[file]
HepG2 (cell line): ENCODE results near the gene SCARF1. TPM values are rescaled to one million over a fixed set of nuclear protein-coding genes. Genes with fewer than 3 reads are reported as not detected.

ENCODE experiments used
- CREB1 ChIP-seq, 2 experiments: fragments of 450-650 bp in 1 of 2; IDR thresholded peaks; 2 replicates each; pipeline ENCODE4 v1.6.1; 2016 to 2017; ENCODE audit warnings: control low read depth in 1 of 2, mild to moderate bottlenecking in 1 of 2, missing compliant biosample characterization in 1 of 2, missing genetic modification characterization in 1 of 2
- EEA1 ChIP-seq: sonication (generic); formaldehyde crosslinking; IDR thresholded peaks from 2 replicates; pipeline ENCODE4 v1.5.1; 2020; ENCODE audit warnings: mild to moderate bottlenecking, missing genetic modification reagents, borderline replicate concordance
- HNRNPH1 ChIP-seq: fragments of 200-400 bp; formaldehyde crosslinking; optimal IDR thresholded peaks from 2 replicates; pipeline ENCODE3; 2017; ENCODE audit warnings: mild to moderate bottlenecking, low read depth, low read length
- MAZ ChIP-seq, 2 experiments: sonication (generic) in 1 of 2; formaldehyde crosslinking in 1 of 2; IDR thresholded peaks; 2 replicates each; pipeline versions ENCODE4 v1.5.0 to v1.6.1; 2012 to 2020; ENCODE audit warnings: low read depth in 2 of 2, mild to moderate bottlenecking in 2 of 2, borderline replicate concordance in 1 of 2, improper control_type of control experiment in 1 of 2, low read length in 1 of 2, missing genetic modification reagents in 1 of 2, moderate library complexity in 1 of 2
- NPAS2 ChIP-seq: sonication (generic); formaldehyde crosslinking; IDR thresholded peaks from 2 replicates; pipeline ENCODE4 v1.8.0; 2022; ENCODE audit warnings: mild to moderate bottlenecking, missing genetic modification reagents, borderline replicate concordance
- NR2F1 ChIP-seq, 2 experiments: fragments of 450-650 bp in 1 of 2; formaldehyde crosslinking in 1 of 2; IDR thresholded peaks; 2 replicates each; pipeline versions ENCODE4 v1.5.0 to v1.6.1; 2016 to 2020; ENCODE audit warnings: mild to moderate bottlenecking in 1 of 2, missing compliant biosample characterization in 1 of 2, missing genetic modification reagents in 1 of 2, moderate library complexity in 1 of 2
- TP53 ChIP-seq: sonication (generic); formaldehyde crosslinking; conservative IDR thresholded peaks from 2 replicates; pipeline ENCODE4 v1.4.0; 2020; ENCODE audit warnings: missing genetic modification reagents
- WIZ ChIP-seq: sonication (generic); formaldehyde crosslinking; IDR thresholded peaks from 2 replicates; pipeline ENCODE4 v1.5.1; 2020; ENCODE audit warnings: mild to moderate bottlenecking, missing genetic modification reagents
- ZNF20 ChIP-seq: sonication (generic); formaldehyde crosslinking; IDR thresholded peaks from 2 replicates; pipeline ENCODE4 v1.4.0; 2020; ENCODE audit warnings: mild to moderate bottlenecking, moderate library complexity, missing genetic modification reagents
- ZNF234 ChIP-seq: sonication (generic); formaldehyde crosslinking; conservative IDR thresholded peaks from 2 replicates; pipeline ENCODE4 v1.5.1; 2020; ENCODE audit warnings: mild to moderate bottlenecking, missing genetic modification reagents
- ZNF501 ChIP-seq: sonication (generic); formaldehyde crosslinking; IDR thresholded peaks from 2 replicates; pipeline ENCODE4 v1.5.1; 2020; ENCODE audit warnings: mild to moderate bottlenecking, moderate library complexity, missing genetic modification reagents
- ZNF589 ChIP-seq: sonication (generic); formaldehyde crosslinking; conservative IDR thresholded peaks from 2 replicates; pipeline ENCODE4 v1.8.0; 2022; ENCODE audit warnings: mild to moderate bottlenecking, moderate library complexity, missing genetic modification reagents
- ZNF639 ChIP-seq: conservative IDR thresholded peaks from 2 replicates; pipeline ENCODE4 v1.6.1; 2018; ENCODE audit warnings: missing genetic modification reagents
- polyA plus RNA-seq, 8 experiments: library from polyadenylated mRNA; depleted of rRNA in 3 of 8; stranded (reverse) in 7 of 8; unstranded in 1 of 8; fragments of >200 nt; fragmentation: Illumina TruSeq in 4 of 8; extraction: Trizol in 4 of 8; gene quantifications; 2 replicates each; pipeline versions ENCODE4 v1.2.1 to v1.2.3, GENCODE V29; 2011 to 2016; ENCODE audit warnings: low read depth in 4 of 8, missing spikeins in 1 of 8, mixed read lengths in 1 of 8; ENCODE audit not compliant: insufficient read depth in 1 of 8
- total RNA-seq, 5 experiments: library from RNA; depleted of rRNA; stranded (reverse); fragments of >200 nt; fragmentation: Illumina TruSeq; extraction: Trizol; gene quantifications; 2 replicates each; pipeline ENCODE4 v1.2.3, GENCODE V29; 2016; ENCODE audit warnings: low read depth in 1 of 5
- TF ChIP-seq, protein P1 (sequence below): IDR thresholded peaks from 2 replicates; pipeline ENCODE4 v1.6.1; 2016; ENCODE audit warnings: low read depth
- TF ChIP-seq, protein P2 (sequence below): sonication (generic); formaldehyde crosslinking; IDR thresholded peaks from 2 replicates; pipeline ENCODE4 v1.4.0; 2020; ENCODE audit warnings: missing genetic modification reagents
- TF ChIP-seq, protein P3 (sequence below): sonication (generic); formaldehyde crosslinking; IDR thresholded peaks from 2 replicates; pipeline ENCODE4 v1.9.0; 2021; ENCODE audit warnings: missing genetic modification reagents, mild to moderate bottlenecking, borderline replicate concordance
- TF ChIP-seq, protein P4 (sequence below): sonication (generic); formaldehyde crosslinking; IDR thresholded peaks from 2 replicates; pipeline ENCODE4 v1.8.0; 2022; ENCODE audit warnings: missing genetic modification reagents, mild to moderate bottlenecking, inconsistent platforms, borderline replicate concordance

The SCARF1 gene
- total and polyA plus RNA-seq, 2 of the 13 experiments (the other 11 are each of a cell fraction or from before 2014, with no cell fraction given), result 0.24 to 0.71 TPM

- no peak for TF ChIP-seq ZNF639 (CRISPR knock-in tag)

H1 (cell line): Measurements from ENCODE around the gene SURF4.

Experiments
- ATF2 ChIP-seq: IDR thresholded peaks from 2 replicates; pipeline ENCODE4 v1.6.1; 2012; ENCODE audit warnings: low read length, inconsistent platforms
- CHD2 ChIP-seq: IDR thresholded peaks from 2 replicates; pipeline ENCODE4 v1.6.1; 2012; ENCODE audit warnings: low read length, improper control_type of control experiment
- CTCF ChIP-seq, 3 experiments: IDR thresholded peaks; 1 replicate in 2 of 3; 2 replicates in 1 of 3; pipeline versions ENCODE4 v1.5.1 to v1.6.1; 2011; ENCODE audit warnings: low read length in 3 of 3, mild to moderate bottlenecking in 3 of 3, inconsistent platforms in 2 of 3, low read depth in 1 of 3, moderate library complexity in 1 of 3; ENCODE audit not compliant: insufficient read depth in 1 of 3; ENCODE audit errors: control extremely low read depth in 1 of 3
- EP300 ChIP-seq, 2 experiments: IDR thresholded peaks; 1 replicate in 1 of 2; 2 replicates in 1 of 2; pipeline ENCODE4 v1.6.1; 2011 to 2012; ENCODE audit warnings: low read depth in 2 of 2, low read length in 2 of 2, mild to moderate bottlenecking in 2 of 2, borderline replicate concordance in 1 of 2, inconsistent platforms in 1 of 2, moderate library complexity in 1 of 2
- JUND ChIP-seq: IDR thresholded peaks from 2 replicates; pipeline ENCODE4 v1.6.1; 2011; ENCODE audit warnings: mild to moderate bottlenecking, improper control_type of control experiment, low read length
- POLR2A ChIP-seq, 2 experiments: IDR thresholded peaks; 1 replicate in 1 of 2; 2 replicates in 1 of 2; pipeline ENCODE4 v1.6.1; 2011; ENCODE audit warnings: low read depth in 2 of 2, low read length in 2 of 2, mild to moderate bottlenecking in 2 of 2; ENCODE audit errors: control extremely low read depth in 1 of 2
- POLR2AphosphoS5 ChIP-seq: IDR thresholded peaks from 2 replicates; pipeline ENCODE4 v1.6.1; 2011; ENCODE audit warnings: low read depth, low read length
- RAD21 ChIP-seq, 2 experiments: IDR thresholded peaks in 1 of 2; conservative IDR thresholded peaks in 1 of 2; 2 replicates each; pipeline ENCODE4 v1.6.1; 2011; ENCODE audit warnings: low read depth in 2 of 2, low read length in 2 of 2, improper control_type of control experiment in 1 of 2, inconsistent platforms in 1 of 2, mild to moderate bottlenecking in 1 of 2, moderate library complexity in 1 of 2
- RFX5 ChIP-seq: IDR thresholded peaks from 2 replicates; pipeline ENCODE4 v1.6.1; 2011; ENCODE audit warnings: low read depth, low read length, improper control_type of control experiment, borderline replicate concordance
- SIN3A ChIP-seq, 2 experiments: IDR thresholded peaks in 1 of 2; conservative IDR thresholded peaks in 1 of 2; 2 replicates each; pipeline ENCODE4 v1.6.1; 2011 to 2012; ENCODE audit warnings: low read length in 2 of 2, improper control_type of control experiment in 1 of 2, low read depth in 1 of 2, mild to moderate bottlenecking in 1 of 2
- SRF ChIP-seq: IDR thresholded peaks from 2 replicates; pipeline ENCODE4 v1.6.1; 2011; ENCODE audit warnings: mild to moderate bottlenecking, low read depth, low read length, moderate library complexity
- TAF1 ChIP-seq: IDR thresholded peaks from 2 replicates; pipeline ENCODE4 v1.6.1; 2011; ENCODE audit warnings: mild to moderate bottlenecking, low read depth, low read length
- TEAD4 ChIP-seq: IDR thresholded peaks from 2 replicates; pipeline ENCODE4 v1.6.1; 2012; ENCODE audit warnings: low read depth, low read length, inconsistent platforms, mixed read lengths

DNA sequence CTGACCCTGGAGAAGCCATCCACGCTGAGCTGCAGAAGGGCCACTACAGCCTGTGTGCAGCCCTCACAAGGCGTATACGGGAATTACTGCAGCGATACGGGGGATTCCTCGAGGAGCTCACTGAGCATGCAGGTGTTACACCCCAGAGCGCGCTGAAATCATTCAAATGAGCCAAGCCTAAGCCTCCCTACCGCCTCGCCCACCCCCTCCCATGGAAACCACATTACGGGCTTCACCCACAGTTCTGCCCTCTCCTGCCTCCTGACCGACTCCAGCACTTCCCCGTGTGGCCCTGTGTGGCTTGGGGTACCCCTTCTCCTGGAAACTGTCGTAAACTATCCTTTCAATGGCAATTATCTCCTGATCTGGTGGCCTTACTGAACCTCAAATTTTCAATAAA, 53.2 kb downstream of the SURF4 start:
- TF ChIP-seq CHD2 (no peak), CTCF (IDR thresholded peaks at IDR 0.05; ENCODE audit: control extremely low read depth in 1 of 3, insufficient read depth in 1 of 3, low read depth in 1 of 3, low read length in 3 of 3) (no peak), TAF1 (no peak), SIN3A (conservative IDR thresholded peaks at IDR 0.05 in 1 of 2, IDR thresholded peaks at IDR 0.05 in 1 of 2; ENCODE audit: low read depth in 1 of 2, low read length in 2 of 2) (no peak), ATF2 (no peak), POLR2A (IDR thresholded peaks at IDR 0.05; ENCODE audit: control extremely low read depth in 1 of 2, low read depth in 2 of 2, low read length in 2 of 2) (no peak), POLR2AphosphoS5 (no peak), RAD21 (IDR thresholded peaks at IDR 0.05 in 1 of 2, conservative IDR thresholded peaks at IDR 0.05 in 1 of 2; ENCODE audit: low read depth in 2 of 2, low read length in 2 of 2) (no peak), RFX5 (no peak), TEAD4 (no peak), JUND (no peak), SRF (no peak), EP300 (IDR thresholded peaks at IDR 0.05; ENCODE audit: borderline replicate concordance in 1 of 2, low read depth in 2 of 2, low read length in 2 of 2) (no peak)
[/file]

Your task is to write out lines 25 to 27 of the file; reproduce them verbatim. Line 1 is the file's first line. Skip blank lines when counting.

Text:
H1 (cell line): Measurements from ENCODE around the gene SURF4.

Experiments
- ATF2 ChIP-seq: IDR thresholded peaks from 2 replicates; pipeline ENCODE4 v1.6.1; 2012; ENCODE audit warnings: low read length, inconsistent platforms